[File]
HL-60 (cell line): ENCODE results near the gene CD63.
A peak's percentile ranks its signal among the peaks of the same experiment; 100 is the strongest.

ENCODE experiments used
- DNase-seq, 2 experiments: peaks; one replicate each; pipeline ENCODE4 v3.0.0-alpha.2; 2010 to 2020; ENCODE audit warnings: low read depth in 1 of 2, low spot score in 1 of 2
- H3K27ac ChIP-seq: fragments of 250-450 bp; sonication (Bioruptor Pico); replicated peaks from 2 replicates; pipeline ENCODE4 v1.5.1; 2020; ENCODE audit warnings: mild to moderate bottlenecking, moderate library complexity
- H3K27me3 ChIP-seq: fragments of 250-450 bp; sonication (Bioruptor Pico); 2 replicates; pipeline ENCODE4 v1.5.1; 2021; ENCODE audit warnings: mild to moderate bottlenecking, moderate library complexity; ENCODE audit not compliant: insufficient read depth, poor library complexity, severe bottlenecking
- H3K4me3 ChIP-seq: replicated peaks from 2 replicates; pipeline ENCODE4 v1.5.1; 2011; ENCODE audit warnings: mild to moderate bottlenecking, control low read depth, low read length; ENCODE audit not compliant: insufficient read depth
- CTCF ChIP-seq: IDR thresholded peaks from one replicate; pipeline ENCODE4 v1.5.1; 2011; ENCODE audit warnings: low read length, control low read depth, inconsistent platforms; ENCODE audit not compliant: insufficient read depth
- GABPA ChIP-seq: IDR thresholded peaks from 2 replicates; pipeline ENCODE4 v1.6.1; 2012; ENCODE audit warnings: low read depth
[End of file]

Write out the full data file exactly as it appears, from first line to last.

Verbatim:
HL-60 (cell line): ENCODE results near the gene CD63.
A peak's percentile ranks its signal among the peaks of the same experiment; 100 is the strongest.

ENCODE experiments used
- DNase-seq, 2 experiments: peaks; one replicate each; pipeline ENCODE4 v3.0.0-alpha.2; 2010 to 2020; ENCODE audit warnings: low read depth in 1 of 2, low spot score in 1 of 2
- H3K27ac ChIP-seq: fragments of 250-450 bp; sonication (Bioruptor Pico); replicated peaks from 2 replicates; pipeline ENCODE4 v1.5.1; 2020; ENCODE audit warnings: mild to moderate bottlenecking, moderate library complexity
- H3K27me3 ChIP-seq: fragments of 250-450 bp; sonication (Bioruptor Pico); 2 replicates; pipeline ENCODE4 v1.5.1; 2021; ENCODE audit warnings: mild to moderate bottlenecking, moderate library complexity; ENCODE audit not compliant: insufficient read depth, poor library complexity, severe bottlenecking
- H3K4me3 ChIP-seq: replicated peaks from 2 replicates; pipeline ENCODE4 v1.5.1; 2011; ENCODE audit warnings: mild to moderate bottlenecking, control low read depth, low read length; ENCODE audit not compliant: insufficient read depth
- CTCF ChIP-seq: IDR thresholded peaks from one replicate; pipeline ENCODE4 v1.5.1; 2011; ENCODE audit warnings: low read length, control low read depth, inconsistent platforms; ENCODE audit not compliant: insufficient read depth
- GABPA ChIP-seq: IDR thresholded peaks from 2 replicates; pipeline ENCODE4 v1.6.1; 2012; ENCODE audit warnings: low read depth